missing beloved friends that miles part me from.

 

Yet, I don’t slacken or hurry my pace or even close my eyes, swishing the long grass

and dampening my feet and legs through shoes and pants, wading into the buzzing cloud.

 

It’s not bravery: I’ve been stung, in younger days, by many bees at once.

And learned to fear tramping around hot junkyards without proper care.

A body can only take so much of that punishment.

Many species treat proximity to their hives as an incursion,

not bothering to distinguish who owns from who rents, when we’re all just renting anyway,

and a rusting iron hulk of car returning to earth belongs more to nature than man.

 

If these fliers follow the rule of most other insects,

much more power they hold, than the Huey Helicopters they resemble in minature.

A few could level the plain of my body, erase the borders, defoliate it as thoroughly as a napalm strike.

 

No, I go forward because I’ve never yet been harmed by a dragonfly:

Logic and ignorance, or innocence, put together, as simple as a child’s.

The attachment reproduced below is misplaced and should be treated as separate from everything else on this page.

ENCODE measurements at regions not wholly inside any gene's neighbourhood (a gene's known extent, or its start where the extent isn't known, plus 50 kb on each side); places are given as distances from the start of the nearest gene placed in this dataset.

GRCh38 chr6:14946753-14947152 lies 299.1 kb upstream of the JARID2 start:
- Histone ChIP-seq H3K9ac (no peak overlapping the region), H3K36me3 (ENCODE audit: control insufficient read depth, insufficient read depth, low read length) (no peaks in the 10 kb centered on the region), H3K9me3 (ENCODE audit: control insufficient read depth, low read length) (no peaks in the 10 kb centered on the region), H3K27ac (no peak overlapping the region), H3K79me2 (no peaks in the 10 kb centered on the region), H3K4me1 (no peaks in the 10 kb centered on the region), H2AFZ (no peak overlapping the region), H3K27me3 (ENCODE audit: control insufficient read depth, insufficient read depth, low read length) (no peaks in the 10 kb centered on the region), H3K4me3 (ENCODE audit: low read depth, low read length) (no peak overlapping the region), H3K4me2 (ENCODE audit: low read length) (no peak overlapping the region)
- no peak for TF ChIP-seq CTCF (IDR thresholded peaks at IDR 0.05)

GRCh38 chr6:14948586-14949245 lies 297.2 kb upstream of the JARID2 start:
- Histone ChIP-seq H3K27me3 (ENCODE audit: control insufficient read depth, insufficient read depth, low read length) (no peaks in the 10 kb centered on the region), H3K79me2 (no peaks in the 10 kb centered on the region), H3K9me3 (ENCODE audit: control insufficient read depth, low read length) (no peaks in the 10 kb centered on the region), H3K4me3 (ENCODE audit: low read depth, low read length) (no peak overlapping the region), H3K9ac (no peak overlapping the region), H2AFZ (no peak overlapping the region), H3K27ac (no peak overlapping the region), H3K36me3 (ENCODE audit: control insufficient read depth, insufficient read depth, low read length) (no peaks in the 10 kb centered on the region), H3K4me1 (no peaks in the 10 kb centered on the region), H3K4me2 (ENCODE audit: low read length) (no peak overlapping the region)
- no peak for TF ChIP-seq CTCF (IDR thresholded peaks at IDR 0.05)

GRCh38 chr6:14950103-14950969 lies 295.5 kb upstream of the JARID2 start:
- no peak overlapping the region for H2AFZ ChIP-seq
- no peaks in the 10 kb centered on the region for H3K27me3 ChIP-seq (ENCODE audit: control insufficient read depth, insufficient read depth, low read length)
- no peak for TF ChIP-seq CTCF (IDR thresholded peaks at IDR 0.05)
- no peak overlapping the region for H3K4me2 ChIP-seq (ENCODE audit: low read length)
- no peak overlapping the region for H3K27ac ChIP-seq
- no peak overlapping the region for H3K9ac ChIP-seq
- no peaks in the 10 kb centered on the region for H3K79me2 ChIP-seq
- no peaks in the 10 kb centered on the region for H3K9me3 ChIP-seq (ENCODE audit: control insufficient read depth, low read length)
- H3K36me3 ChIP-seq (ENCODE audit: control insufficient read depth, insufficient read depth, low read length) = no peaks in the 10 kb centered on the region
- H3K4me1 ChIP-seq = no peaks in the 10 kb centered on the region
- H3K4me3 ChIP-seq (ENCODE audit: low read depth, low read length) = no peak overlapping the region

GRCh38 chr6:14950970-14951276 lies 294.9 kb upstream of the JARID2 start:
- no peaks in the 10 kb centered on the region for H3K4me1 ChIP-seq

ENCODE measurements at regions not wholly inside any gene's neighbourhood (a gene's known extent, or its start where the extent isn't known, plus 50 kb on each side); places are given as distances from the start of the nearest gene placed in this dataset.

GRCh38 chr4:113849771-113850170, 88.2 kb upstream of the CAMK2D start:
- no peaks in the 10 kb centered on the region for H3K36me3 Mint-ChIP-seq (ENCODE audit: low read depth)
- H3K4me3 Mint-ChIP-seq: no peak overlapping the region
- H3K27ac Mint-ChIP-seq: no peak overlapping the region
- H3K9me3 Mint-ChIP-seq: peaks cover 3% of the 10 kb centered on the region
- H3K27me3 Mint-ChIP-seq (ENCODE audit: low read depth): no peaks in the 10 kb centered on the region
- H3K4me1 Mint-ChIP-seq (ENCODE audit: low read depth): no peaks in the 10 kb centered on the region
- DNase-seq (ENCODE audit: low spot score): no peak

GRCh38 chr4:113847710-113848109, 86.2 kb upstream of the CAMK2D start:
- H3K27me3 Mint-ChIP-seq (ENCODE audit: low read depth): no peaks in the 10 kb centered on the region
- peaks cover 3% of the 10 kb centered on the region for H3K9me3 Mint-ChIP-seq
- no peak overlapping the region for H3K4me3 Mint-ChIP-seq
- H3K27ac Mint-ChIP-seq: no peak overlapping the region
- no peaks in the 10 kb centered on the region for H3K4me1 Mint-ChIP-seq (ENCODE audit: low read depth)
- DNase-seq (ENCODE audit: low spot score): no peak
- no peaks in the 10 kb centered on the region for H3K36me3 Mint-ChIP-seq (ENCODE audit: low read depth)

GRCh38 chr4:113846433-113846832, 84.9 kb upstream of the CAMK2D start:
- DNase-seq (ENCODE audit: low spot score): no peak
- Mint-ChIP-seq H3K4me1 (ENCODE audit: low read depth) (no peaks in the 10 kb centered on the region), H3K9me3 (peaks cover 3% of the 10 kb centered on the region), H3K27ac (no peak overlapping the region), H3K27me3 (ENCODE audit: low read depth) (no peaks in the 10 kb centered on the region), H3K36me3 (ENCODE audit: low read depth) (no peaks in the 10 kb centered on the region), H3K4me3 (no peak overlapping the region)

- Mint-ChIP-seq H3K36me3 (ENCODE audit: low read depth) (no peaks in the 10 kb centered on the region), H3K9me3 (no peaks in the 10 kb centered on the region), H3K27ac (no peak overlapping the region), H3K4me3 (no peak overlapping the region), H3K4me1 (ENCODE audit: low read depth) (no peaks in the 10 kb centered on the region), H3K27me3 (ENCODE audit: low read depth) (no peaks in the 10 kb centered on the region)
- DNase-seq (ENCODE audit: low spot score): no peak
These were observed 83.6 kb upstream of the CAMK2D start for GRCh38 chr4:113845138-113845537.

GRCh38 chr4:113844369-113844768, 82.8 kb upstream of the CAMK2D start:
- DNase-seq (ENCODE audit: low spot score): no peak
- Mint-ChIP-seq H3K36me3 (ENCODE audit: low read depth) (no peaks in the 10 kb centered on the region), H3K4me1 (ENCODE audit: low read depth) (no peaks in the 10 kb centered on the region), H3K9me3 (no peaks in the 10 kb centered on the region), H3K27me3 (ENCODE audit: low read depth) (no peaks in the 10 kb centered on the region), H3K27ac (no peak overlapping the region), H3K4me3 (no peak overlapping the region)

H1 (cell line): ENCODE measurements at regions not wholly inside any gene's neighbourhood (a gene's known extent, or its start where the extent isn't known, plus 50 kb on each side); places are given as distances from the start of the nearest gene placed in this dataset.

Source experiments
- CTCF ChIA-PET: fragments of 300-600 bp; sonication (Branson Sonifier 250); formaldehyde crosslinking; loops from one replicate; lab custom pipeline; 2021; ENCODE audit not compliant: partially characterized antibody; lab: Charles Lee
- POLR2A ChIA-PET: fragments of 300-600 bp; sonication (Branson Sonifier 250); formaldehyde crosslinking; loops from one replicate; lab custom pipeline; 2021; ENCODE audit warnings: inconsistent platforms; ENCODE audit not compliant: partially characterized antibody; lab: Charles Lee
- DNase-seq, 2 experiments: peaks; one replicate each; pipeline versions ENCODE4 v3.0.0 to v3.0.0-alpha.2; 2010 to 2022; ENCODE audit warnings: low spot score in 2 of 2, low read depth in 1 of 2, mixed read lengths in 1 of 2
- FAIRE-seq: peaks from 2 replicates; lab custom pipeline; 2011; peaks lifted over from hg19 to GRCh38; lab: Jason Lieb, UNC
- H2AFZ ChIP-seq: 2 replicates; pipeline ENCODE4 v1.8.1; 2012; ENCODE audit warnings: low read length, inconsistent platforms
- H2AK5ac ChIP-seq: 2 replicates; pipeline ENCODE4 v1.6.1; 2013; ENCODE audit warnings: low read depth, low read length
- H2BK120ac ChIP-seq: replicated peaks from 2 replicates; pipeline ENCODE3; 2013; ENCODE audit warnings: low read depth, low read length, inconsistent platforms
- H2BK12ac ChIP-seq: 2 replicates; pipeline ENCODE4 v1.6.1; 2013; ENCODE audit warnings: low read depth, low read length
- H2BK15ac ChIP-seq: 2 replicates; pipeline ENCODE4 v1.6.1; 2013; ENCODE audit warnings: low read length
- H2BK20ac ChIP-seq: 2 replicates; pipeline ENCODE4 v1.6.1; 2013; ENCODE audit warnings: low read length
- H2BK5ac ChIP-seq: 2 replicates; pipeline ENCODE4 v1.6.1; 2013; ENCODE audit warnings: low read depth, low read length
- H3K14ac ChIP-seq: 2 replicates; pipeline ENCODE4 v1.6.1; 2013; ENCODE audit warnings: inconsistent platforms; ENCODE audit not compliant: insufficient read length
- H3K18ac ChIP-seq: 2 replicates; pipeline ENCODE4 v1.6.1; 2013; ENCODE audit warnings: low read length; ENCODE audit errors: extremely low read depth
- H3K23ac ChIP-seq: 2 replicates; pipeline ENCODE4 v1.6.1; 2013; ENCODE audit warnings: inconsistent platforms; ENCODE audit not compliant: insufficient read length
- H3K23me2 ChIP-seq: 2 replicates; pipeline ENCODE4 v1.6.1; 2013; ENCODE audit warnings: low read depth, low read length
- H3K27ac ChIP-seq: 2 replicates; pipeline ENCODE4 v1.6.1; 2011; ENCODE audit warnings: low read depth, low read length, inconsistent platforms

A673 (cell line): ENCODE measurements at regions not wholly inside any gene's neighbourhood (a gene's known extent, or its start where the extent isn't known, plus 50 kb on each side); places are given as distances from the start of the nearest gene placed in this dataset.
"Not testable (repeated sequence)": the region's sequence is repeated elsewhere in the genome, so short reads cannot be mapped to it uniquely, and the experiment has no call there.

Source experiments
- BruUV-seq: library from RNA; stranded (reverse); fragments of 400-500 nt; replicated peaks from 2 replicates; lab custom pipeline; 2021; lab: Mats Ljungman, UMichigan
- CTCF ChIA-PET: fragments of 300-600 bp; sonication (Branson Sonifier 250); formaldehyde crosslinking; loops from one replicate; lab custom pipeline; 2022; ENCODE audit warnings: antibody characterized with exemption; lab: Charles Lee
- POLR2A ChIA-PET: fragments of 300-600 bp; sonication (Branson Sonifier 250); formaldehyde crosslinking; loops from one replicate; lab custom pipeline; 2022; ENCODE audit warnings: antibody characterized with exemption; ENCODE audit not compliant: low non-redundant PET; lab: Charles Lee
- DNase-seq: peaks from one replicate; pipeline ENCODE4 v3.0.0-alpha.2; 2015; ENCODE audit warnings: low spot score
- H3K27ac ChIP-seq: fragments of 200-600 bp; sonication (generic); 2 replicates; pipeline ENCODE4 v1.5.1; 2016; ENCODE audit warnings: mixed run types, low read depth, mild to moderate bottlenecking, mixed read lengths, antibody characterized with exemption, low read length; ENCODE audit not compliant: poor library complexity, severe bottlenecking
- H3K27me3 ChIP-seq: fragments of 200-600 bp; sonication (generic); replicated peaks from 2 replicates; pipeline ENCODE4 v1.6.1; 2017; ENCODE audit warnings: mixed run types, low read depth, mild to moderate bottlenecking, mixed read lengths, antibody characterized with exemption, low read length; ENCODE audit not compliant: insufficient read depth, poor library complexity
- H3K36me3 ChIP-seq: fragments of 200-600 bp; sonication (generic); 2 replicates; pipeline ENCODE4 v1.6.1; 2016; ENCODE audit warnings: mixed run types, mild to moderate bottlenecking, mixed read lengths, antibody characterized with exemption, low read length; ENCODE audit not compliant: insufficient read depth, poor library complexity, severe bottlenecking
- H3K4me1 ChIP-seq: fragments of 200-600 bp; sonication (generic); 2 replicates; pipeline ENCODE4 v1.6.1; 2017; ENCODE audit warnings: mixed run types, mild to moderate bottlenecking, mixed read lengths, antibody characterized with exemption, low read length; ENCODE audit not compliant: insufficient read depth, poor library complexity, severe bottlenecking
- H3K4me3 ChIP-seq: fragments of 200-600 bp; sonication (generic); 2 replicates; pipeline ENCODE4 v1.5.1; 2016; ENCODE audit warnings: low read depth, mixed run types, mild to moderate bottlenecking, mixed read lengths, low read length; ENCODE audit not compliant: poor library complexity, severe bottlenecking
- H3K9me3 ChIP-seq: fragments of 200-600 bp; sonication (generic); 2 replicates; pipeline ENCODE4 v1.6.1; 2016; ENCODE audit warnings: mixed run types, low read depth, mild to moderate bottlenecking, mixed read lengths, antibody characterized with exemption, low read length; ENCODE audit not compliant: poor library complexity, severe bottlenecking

In school they classify this as an inductive leap,

In church they pronounce it faith.

Me, after all this time, I still call it trust.

Inside square, engineered buildings you learn all the fancy names for what you were born doing.

Outside, you just do them.

 

My body and I emerge untouched beyond the border of the meadow, unstung,

without even a touch-and-go landing on the shock of golden hair many bugs find fascinating.

We continue to amble along the landlord’s property, seeking our business,

it carrying me through the trees, over the running creek, along and past the fences,

as if we own the place.  Because, for now, this year, this hour, today,

we really do. 

Palms: Poem by Shawn StJean

It’s been a long while since the inspiration for one of these breathed through me, but here’s a humble offering. I’m open to suggestions for revision.
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By Shawn StJean

Palms

Look at your the back of your left hand.
Take a good, hard scrutiny, with the eye you seldom use.

If you’re 20 years old, you may not spot a flaw.
Or, perhaps a small scar from a childhood wart removed,
Or a ridge from the time you punched a wall to demonstrate your anger.

If you’re 40, the veins may have begun their rise,
the skin may fissure a bit from countless scrubbings in dishwater,
and a finger may pale where a wedding ring once encircled it.
The joints begin to tighten now, and one night, a shooting jolt awakens you.

When you’re 60, a lifetime of work tells tales: my index finger is grooved